Board Approves Contract With Placer Public Employees Organization
July 11, 2014
The Placer County Board of Supervisors approved a contract with the Placer Public Employees Organization Tuesday that balances two key goals: providing employees with modest annual wage increases and ensuring labor costs can be sustained in future years.
Board members voted unanimously to approve the contract, which has a retroactive starting date of Jan. 1, 2014 and will remain in effect through June 30, 2017.
“I want to commend our team, as well as the PPEO team, for coming to this resolution,” said Board Chairman Jack Duran.
PPEO represents about 1,800 employees, or roughly 77 percent of the county workforce. Its members voted to approve the contract in mid-May, with more than 80 percent of voting members favoring ratification.
Under the agreement, PPEO members will receive:
- 2 percent wage increases with effective dates of Dec. 12 this year and Dec. 11, 2015 and
- 1 percent increases with effective dates of Dec. 9, 2016 and July 21, 2017.
“As the country’s economic outlook continues to improve, we are optimistic that modest revenue growth will continue,” Deputy County Executive Officer Maryellen Peters said in a report to board members, emphasizing that actions taken by the board during the recent economic downturn positioned the county to fund the proposed wage increases and other priorities.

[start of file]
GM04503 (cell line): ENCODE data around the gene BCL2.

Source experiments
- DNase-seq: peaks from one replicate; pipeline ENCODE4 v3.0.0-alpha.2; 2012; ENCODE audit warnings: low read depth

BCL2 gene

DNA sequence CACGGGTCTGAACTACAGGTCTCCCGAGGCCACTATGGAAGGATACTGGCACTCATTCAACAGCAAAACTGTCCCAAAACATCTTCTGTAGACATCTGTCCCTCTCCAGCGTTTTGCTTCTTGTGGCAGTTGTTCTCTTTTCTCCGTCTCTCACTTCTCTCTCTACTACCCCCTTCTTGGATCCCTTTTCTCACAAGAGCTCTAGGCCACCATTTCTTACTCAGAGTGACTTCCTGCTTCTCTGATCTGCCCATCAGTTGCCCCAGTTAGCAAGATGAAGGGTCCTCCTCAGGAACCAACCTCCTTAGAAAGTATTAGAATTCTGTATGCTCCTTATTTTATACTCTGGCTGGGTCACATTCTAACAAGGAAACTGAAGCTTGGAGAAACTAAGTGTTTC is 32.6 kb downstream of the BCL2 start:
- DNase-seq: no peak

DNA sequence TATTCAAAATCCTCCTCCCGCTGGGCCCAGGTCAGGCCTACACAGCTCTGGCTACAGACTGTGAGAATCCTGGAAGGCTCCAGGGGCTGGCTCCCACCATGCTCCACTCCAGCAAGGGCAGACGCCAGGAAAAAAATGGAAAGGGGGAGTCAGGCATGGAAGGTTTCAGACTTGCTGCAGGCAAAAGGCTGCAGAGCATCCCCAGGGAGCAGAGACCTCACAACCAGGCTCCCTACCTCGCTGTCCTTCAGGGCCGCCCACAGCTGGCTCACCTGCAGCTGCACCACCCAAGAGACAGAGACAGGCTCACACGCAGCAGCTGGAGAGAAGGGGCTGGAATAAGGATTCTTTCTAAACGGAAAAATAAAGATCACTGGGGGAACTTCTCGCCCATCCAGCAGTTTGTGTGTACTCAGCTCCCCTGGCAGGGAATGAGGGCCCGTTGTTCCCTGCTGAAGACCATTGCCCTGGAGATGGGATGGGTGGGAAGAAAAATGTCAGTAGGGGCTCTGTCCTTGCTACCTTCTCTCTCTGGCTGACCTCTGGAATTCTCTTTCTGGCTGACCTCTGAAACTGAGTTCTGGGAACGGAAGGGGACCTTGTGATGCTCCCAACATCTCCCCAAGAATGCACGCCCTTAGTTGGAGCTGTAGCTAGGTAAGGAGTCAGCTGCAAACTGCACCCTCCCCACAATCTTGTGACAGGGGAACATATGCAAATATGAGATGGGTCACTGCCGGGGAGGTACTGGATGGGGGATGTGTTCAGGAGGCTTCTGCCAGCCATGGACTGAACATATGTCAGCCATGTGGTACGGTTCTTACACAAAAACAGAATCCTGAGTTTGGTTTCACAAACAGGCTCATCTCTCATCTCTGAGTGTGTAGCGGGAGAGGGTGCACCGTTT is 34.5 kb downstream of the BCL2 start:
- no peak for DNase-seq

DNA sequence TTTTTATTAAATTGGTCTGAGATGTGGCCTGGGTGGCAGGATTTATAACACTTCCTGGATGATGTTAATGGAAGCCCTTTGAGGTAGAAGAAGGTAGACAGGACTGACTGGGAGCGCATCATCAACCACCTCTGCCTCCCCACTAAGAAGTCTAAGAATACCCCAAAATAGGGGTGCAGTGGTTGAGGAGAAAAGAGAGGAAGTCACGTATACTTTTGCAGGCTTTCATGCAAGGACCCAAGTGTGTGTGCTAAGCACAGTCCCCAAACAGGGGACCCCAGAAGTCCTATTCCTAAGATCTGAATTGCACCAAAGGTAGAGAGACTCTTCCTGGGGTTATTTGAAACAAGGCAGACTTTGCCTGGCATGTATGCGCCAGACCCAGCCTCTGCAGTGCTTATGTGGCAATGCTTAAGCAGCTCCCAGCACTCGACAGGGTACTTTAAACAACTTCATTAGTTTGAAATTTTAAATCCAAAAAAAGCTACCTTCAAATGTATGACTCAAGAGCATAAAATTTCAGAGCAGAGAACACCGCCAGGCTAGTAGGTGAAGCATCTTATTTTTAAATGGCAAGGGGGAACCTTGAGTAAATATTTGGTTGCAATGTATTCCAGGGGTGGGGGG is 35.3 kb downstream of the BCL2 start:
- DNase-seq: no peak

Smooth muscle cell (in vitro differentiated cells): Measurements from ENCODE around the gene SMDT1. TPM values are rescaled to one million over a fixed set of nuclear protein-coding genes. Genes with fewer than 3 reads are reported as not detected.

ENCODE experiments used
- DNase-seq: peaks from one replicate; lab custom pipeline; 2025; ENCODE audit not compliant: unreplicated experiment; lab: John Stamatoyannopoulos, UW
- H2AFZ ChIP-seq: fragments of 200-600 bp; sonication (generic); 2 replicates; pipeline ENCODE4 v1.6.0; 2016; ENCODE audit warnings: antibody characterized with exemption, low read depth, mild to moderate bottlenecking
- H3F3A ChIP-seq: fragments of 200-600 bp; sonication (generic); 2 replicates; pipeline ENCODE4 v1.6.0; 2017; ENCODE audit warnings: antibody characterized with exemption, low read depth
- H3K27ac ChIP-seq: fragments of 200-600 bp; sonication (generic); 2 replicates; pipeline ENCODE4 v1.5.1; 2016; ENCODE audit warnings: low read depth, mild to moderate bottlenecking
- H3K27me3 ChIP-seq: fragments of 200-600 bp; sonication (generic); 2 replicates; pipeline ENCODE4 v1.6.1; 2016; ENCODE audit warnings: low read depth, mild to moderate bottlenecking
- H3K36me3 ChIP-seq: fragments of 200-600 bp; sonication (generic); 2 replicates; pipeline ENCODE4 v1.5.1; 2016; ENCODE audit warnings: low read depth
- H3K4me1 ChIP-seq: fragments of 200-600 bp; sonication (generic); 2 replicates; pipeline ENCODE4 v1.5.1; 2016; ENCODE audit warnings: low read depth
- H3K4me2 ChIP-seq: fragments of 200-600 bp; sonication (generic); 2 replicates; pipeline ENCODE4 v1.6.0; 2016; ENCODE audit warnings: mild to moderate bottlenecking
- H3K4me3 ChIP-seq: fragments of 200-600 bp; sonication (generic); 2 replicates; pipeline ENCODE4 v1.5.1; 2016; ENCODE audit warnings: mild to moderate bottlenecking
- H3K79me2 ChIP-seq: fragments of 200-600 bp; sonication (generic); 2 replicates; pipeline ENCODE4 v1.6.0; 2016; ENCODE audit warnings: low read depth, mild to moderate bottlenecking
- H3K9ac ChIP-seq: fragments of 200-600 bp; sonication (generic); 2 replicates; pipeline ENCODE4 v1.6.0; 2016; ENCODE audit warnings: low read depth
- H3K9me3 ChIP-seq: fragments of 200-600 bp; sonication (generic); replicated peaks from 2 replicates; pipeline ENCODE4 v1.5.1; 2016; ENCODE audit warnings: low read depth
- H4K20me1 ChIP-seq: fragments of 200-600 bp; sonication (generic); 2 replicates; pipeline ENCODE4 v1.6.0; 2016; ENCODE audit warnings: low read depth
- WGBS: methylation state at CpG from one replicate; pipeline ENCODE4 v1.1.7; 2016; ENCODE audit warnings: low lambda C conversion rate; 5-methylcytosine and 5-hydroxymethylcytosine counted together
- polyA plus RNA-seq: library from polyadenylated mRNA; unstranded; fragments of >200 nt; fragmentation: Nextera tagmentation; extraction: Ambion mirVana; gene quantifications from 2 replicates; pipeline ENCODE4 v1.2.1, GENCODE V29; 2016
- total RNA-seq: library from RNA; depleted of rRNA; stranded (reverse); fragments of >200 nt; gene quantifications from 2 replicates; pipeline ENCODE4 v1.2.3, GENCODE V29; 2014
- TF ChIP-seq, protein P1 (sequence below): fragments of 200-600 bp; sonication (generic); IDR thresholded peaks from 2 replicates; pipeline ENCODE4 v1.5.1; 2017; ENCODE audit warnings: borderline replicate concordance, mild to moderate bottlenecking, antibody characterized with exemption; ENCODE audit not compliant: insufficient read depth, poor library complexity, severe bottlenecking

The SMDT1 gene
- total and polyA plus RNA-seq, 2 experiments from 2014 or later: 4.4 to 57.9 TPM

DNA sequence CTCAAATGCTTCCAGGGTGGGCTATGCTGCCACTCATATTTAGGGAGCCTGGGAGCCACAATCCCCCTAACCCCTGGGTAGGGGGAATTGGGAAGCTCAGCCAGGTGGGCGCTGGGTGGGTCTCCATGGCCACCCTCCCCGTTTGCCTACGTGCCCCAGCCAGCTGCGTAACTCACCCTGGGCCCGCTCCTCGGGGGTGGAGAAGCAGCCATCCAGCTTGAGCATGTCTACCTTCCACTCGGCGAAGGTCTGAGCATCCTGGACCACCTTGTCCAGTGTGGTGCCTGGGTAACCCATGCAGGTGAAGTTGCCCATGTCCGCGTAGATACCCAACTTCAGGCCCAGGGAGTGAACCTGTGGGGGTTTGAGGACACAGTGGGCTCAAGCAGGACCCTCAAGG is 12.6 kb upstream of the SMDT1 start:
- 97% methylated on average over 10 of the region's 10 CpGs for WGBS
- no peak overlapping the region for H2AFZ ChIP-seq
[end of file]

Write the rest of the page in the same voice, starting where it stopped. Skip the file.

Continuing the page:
She reported the two negotiating teams worked together closely and respectfully and reached a collaboratively negotiated agreement in keeping with the board’s commitment to employee engagement.
In her report, Peters said the full financial impact of the agreement will not be felt on county budgets until the 2017-18 fiscal year, noting that the wage increases are spread over several years. The first three wage increases will take effect in the middle of fiscal years – a move that cuts first-year budget impacts roughly in half.
“The cost impacts to the county for this labor agreement have been held to a minimum whenever possible, with the effects of some items deferred into future fiscal cycles when staff anticipates that the county’s revenue will improve,” Peters explained.
Wage-increase and roll-up costs attributable to the agreement are projected to be $1.7 million for the 2014-15 fiscal year, $3 million for 2015-16, $2.2 million for 2016-17 and $2.3 million for 2017-18.
The total cost of the agreement covering more than three-quarters of the county workforce is projected to be $9.17 million in 2017-18 and following years.
The agreement with PPEO also includes adjustments in such areas of compensation and benefits as dental insurance, tuition reimbursement, and stand-by pay.